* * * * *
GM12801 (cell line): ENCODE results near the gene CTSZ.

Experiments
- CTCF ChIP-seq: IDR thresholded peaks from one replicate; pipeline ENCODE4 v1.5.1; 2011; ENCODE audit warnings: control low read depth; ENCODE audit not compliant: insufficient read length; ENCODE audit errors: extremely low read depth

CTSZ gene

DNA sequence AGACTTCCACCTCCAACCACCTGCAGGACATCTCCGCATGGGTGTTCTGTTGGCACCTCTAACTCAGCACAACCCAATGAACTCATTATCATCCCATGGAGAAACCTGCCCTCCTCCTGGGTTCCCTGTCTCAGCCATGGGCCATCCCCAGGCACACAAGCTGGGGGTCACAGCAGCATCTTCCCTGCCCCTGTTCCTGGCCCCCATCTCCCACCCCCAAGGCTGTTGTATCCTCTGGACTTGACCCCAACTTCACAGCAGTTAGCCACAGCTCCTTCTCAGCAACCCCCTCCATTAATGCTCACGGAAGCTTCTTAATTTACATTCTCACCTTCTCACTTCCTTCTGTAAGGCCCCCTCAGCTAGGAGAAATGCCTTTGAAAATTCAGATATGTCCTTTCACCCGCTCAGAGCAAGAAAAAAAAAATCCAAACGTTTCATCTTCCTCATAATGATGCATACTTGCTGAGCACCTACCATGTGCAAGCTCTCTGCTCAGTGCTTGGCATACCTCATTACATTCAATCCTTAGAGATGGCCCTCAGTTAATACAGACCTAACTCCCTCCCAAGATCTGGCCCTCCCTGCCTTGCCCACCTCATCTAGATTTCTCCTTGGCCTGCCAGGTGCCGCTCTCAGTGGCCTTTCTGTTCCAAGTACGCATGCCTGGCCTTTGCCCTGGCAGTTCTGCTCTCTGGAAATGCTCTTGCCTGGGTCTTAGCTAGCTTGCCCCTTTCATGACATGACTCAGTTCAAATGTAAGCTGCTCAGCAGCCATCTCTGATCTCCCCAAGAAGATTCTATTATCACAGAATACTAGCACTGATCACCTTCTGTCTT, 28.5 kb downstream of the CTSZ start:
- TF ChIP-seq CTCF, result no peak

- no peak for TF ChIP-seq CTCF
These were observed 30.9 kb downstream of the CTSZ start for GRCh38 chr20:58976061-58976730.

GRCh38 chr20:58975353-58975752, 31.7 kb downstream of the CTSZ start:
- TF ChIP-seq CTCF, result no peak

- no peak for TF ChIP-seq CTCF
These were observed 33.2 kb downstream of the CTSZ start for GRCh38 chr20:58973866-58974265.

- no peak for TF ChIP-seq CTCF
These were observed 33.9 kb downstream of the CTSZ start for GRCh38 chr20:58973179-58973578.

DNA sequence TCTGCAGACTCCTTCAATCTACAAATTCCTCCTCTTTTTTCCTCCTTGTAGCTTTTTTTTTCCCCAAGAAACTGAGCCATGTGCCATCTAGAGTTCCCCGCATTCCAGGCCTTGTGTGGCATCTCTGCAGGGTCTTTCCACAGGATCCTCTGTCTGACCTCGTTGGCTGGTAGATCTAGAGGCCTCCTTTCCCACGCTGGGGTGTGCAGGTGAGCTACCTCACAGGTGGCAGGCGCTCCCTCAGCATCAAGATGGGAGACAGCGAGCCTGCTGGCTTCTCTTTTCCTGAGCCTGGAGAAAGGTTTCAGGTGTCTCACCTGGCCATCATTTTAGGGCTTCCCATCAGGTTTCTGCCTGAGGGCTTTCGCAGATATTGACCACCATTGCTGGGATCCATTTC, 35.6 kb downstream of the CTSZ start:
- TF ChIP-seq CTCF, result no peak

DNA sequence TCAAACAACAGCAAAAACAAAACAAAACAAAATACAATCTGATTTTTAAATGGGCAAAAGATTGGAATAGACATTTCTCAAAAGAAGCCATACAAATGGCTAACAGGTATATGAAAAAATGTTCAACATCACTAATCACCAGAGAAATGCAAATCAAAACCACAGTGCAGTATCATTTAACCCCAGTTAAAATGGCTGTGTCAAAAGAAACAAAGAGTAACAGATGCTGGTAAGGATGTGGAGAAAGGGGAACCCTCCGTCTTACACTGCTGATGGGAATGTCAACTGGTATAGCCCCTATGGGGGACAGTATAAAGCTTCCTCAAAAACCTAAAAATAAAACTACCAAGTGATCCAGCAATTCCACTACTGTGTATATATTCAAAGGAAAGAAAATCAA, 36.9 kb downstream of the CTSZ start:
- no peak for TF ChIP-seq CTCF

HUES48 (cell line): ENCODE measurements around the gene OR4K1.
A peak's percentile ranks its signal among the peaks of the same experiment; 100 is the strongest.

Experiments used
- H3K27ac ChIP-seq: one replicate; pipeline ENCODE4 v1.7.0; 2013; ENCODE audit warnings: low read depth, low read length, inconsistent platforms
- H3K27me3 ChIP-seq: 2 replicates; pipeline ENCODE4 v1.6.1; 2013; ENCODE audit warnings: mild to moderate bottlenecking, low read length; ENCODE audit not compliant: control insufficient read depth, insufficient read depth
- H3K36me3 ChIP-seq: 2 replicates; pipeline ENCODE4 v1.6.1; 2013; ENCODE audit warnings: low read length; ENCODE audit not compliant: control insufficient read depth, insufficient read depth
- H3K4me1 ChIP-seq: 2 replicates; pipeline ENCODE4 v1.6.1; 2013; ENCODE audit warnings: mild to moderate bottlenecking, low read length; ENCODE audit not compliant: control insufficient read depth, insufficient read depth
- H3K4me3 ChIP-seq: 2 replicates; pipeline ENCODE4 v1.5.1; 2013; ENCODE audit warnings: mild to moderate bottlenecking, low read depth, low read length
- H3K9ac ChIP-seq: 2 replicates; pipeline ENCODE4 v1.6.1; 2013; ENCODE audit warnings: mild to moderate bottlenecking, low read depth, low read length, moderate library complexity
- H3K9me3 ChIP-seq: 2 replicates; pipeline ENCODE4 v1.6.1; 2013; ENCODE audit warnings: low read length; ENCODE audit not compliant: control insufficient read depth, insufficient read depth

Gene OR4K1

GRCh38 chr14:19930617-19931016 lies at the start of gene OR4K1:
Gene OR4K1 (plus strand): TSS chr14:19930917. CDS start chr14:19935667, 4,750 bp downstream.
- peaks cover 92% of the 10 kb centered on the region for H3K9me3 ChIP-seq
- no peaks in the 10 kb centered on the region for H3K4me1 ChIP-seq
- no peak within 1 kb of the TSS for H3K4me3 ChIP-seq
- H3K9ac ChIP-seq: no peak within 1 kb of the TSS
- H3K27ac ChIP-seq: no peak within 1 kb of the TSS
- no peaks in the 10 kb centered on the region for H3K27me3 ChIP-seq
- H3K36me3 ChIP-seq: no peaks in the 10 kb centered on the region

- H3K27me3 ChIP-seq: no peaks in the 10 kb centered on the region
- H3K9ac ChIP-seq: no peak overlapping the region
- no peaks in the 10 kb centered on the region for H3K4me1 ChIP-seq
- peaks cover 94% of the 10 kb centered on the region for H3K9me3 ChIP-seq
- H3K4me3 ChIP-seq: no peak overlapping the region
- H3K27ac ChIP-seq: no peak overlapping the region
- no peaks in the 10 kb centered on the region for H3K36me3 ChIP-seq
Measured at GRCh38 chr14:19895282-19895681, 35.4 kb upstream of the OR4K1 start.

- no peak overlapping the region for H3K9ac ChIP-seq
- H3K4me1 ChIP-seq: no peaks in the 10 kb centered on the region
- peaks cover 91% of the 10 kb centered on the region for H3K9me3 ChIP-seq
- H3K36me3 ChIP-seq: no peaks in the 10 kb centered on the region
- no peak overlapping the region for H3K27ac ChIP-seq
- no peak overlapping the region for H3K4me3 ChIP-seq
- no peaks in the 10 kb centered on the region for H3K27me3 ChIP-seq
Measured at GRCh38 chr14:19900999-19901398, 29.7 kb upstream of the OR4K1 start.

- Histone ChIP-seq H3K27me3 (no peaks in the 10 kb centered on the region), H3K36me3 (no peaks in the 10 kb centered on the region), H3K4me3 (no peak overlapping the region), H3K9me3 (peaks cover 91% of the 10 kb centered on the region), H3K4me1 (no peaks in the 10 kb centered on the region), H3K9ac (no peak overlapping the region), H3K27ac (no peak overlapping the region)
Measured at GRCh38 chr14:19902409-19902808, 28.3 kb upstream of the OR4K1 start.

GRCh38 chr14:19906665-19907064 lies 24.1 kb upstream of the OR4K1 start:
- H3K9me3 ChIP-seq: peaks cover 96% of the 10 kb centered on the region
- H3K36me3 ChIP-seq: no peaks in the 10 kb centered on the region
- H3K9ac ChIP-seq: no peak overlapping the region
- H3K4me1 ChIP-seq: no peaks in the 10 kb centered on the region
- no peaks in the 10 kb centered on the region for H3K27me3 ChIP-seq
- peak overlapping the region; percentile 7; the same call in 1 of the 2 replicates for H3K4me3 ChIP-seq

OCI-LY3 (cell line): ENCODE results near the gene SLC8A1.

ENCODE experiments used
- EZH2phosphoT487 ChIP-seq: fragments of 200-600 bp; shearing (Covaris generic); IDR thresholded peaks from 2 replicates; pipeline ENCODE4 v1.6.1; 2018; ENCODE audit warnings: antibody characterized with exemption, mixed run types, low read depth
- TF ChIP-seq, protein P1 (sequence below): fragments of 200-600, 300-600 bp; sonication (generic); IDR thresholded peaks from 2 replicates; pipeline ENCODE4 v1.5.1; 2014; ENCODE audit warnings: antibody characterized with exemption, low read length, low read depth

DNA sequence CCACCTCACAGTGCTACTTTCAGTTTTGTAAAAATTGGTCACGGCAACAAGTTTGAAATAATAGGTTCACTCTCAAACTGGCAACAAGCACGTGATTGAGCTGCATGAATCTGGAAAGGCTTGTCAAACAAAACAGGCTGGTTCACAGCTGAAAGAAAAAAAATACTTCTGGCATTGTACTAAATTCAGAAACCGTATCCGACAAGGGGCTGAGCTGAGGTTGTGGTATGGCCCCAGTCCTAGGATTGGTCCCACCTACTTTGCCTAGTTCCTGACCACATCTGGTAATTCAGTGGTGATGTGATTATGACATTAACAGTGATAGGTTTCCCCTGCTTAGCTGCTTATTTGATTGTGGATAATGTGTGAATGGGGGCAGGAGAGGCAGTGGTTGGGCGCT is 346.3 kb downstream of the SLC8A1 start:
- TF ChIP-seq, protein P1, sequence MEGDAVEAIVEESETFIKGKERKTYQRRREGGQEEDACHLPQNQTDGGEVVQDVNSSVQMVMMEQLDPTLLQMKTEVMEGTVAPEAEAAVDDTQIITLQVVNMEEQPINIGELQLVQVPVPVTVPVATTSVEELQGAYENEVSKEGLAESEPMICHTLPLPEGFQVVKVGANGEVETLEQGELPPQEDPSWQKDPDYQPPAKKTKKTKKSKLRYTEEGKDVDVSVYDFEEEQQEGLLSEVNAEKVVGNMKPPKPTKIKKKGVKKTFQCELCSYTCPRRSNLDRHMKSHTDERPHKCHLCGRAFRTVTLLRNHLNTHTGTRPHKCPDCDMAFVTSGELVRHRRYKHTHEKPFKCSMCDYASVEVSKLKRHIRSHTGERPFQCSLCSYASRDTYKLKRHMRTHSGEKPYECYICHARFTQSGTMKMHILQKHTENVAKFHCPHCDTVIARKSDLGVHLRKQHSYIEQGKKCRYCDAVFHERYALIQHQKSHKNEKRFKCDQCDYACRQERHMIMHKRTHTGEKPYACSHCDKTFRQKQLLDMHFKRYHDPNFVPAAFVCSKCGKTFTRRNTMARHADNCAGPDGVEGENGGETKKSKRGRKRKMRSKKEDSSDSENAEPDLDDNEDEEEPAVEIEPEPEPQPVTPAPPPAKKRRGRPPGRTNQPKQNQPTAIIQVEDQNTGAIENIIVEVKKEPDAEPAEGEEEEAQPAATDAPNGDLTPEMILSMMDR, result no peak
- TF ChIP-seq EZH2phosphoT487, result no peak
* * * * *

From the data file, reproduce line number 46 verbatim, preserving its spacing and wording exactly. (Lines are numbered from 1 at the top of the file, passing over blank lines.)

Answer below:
Measured at GRCh38 chr14:19895282-19895681, 35.4 kb upstream of the OR4K1 start.